World Snooker chairman Barry Hearn’s controversial proposal to hand Steve Davis a tour wild card for next season has support from within the sport.
The six-time world champion lost early in qualifying for this year’s Crucible tournament, which begins today, and has fallen outside the top 64 in the money list, meaning he is due to drop out of the paid ranks this summer.
Hearn, who has always insisted snooker should be a meritocracy under his leadership, could authorise a move to give Davis an exemption because he considers the 56-year-old an “exceptional” case.
Jimmy White, who also failed to qualify for the World Championship, could join Davis in dropping out of the top 64, depending on results of others at the Crucible. He, too, could be offered a wild card.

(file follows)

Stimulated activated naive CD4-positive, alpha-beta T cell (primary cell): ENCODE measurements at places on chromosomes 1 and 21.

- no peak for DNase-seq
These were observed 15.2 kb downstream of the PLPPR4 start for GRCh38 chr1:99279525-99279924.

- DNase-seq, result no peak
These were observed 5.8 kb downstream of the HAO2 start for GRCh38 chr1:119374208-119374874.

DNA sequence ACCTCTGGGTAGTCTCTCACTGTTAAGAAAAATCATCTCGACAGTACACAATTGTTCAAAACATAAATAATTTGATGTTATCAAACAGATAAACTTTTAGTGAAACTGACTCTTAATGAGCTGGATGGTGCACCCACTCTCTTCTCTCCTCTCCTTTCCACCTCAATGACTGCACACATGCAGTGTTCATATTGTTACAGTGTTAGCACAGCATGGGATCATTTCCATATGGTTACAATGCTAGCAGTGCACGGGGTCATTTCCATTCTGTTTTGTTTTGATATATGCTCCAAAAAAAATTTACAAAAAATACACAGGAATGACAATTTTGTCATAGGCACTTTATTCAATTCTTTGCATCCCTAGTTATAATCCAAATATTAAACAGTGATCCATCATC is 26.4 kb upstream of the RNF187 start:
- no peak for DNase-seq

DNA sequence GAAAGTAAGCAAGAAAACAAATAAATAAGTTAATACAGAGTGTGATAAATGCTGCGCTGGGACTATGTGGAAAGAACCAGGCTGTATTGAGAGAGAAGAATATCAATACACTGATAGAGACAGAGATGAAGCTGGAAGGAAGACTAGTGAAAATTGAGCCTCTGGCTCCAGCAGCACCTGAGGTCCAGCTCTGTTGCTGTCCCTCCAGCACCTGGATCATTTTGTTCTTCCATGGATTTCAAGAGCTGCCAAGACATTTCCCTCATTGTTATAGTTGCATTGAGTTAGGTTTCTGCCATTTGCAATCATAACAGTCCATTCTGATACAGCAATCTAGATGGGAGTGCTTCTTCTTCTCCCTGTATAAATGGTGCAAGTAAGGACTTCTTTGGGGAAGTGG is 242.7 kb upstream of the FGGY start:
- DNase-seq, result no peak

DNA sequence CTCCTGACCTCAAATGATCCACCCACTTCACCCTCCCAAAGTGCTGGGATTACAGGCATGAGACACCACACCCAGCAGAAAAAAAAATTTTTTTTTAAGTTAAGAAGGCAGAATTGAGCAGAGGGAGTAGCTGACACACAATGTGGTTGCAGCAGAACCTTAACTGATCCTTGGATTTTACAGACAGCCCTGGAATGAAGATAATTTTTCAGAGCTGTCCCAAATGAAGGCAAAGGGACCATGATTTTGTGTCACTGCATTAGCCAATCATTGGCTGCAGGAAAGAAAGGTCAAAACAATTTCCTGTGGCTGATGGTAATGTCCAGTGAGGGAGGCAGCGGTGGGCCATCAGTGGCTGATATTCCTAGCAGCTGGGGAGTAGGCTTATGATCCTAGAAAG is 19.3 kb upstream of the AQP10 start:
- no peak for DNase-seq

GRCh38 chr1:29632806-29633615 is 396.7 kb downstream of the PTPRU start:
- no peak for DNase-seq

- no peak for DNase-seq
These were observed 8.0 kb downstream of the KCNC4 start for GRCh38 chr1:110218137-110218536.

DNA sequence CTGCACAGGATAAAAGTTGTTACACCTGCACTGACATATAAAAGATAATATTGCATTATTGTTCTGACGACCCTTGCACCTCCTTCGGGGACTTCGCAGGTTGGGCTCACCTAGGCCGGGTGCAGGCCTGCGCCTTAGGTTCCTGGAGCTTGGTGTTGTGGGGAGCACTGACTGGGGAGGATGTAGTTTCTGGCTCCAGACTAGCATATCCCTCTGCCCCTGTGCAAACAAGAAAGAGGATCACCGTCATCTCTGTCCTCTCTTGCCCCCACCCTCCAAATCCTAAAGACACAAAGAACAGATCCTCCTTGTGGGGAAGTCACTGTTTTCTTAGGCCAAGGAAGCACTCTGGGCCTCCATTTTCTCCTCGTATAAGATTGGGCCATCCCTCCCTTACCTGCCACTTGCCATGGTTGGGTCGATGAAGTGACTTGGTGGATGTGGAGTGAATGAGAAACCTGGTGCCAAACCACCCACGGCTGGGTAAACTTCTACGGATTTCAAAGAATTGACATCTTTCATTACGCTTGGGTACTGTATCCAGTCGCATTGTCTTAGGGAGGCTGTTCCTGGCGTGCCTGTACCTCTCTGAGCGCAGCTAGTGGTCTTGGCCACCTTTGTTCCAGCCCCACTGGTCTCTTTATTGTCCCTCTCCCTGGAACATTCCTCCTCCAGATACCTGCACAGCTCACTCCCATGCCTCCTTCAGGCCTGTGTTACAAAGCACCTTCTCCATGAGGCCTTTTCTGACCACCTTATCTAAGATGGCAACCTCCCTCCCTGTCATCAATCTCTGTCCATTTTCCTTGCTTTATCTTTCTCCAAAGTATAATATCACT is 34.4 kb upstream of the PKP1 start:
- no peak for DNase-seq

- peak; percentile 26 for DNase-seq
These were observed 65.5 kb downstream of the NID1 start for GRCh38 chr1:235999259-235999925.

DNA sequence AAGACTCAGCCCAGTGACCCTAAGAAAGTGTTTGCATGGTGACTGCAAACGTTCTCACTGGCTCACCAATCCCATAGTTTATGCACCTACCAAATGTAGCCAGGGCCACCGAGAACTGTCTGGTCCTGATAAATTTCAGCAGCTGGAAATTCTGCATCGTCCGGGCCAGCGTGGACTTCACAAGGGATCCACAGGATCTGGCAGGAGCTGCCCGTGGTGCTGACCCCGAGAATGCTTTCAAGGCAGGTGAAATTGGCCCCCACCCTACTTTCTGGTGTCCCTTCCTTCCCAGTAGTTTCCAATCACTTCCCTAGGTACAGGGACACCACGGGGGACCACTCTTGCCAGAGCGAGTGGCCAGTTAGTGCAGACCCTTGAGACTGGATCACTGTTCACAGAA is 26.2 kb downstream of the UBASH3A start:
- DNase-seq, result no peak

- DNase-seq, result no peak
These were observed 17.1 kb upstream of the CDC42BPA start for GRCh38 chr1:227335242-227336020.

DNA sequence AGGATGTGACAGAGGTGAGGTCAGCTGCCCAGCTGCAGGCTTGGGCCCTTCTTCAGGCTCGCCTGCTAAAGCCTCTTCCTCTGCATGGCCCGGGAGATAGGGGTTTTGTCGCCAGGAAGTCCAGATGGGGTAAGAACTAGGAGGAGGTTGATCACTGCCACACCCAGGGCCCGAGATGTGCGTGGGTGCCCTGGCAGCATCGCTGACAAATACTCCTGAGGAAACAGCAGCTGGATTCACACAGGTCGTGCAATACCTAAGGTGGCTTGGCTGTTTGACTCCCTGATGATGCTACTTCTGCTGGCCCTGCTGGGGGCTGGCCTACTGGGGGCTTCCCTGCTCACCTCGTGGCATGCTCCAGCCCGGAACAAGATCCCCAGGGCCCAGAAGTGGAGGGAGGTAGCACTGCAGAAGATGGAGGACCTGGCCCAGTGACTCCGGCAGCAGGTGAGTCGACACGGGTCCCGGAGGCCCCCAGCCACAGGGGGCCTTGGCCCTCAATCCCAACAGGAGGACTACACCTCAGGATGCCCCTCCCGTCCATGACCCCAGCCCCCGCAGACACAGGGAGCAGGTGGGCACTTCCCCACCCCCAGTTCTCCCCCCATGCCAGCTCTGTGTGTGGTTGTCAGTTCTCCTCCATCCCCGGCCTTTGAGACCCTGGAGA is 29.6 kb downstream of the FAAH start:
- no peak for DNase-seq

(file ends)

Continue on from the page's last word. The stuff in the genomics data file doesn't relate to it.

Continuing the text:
Hearn said: “It’s a tough call, it represents a 360-degree turn in my normal decision-making process. But I’ve got to be flexible when common sense comes into play and it’s causing me sleepless nights.
“It’s a very difficult call and something I’m going to be thinking about over the next few days to see if I’ve opened a can of worms or whether it would be wrong of me not to repay those players’ loyalty to the game by making an exception.”
Davis lost to Craig Steadman in the second round of qualifying but there were moments where the player who dominated snooker in the 1980s showed his finesse.
Hearn, who has been a long time friend and agent of Davis, will run his plan past fellow World Snooker board members.
“Steve’s my best mate so straight away I can’t vote, I’m biased,” said Hearn. “Sometimes there are exceptional circumstances and you have to make exceptional decisions. I think it’s something Steve has to think about – what does he want out of his life?”